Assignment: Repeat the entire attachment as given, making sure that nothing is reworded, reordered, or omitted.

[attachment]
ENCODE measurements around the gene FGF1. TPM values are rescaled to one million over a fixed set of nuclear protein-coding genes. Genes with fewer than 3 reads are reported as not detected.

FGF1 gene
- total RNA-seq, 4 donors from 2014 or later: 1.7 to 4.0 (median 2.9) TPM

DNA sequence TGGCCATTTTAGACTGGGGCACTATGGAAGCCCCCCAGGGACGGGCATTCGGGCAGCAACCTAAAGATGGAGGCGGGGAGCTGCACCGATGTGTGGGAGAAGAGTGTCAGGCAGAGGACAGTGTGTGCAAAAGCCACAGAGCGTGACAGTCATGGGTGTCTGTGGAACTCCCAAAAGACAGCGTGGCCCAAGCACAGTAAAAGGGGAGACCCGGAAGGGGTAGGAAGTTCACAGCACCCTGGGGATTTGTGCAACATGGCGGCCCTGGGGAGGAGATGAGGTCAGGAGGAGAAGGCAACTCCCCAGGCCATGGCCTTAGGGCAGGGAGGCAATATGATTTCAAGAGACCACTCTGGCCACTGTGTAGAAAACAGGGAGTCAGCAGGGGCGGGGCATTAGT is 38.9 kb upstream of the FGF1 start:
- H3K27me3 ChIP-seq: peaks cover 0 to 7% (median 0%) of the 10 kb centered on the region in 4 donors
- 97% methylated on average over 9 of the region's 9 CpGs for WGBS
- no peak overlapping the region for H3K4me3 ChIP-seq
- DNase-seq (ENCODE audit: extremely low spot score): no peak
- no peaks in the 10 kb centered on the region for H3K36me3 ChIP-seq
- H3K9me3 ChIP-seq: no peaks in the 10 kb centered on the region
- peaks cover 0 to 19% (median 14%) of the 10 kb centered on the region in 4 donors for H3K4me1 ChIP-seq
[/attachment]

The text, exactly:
ENCODE measurements around the gene FGF1. TPM values are rescaled to one million over a fixed set of nuclear protein-coding genes. Genes with fewer than 3 reads are reported as not detected.

FGF1 gene
- total RNA-seq, 4 donors from 2014 or later: 1.7 to 4.0 (median 2.9) TPM

DNA sequence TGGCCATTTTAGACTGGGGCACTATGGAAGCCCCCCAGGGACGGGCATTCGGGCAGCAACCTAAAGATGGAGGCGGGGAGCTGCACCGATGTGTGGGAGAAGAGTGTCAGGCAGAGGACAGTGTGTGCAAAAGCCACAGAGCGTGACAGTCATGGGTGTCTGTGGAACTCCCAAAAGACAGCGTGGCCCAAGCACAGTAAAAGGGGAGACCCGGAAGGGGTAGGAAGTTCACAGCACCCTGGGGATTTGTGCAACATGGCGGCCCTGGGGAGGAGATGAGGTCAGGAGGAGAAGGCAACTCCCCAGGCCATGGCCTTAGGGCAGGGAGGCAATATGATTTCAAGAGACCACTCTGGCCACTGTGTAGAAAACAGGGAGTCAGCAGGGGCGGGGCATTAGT is 38.9 kb upstream of the FGF1 start:
- H3K27me3 ChIP-seq: peaks cover 0 to 7% (median 0%) of the 10 kb centered on the region in 4 donors
- 97% methylated on average over 9 of the region's 9 CpGs for WGBS
- no peak overlapping the region for H3K4me3 ChIP-seq
- DNase-seq (ENCODE audit: extremely low spot score): no peak
- no peaks in the 10 kb centered on the region for H3K36me3 ChIP-seq
- H3K9me3 ChIP-seq: no peaks in the 10 kb centered on the region
- peaks cover 0 to 19% (median 14%) of the 10 kb centered on the region in 4 donors for H3K4me1 ChIP-seq